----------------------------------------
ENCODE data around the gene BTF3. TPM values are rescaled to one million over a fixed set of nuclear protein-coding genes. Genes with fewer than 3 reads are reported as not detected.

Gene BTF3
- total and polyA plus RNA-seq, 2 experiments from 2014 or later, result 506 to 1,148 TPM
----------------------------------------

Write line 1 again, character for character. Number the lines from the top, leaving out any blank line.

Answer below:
ENCODE data around the gene BTF3. TPM values are rescaled to one million over a fixed set of nuclear protein-coding genes. Genes with fewer than 3 reads are reported as not detected.